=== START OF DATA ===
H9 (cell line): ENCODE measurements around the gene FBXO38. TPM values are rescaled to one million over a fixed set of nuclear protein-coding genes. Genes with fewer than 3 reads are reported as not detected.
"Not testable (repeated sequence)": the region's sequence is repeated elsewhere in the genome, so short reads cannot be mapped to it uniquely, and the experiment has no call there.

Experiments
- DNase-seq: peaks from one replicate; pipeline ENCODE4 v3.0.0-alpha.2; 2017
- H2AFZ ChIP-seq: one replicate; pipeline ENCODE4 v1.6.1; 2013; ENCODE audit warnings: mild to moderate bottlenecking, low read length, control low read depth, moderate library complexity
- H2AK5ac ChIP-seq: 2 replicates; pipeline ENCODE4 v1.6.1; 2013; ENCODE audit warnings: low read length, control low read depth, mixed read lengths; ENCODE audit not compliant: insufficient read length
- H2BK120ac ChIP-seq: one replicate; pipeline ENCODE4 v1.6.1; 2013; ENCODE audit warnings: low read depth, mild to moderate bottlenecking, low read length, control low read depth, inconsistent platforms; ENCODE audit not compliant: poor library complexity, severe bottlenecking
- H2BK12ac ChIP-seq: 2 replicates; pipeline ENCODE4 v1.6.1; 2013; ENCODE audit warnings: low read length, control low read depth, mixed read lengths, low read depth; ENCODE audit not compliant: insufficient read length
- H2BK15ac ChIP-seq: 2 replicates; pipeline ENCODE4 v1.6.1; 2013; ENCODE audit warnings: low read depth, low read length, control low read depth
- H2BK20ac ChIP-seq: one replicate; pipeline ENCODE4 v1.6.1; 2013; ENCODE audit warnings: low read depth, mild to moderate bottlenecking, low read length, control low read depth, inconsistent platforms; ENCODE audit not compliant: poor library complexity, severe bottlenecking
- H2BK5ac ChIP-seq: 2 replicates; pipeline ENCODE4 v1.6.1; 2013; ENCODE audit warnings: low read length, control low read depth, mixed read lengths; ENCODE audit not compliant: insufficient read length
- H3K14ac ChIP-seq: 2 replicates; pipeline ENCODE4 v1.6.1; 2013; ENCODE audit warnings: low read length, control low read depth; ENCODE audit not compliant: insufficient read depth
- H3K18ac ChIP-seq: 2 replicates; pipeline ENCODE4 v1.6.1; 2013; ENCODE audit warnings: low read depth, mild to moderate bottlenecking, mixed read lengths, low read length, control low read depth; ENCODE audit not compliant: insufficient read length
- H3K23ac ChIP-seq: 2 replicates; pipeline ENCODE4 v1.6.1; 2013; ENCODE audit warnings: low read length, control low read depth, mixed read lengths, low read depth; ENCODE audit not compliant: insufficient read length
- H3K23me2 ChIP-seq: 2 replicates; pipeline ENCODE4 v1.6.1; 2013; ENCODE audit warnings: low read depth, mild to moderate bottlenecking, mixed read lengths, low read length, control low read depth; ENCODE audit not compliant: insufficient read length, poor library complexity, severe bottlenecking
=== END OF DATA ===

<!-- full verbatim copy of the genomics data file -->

H9 (cell line): ENCODE measurements around the gene FBXO38. TPM values are rescaled to one million over a fixed set of nuclear protein-coding genes. Genes with fewer than 3 reads are reported as not detected.
"Not testable (repeated sequence)": the region's sequence is repeated elsewhere in the genome, so short reads cannot be mapped to it uniquely, and the experiment has no call there.

Experiments
- DNase-seq: peaks from one replicate; pipeline ENCODE4 v3.0.0-alpha.2; 2017
- H2AFZ ChIP-seq: one replicate; pipeline ENCODE4 v1.6.1; 2013; ENCODE audit warnings: mild to moderate bottlenecking, low read length, control low read depth, moderate library complexity
- H2AK5ac ChIP-seq: 2 replicates; pipeline ENCODE4 v1.6.1; 2013; ENCODE audit warnings: low read length, control low read depth, mixed read lengths; ENCODE audit not compliant: insufficient read length
- H2BK120ac ChIP-seq: one replicate; pipeline ENCODE4 v1.6.1; 2013; ENCODE audit warnings: low read depth, mild to moderate bottlenecking, low read length, control low read depth, inconsistent platforms; ENCODE audit not compliant: poor library complexity, severe bottlenecking
- H2BK12ac ChIP-seq: 2 replicates; pipeline ENCODE4 v1.6.1; 2013; ENCODE audit warnings: low read length, control low read depth, mixed read lengths, low read depth; ENCODE audit not compliant: insufficient read length
- H2BK15ac ChIP-seq: 2 replicates; pipeline ENCODE4 v1.6.1; 2013; ENCODE audit warnings: low read depth, low read length, control low read depth
- H2BK20ac ChIP-seq: one replicate; pipeline ENCODE4 v1.6.1; 2013; ENCODE audit warnings: low read depth, mild to moderate bottlenecking, low read length, control low read depth, inconsistent platforms; ENCODE audit not compliant: poor library complexity, severe bottlenecking
- H2BK5ac ChIP-seq: 2 replicates; pipeline ENCODE4 v1.6.1; 2013; ENCODE audit warnings: low read length, control low read depth, mixed read lengths; ENCODE audit not compliant: insufficient read length
- H3K14ac ChIP-seq: 2 replicates; pipeline ENCODE4 v1.6.1; 2013; ENCODE audit warnings: low read length, control low read depth; ENCODE audit not compliant: insufficient read depth
- H3K18ac ChIP-seq: 2 replicates; pipeline ENCODE4 v1.6.1; 2013; ENCODE audit warnings: low read depth, mild to moderate bottlenecking, mixed read lengths, low read length, control low read depth; ENCODE audit not compliant: insufficient read length
- H3K23ac ChIP-seq: 2 replicates; pipeline ENCODE4 v1.6.1; 2013; ENCODE audit warnings: low read length, control low read depth, mixed read lengths, low read depth; ENCODE audit not compliant: insufficient read length
- H3K23me2 ChIP-seq: 2 replicates; pipeline ENCODE4 v1.6.1; 2013; ENCODE audit warnings: low read depth, mild to moderate bottlenecking, mixed read lengths, low read length, control low read depth; ENCODE audit not compliant: insufficient read length, poor library complexity, severe bottlenecking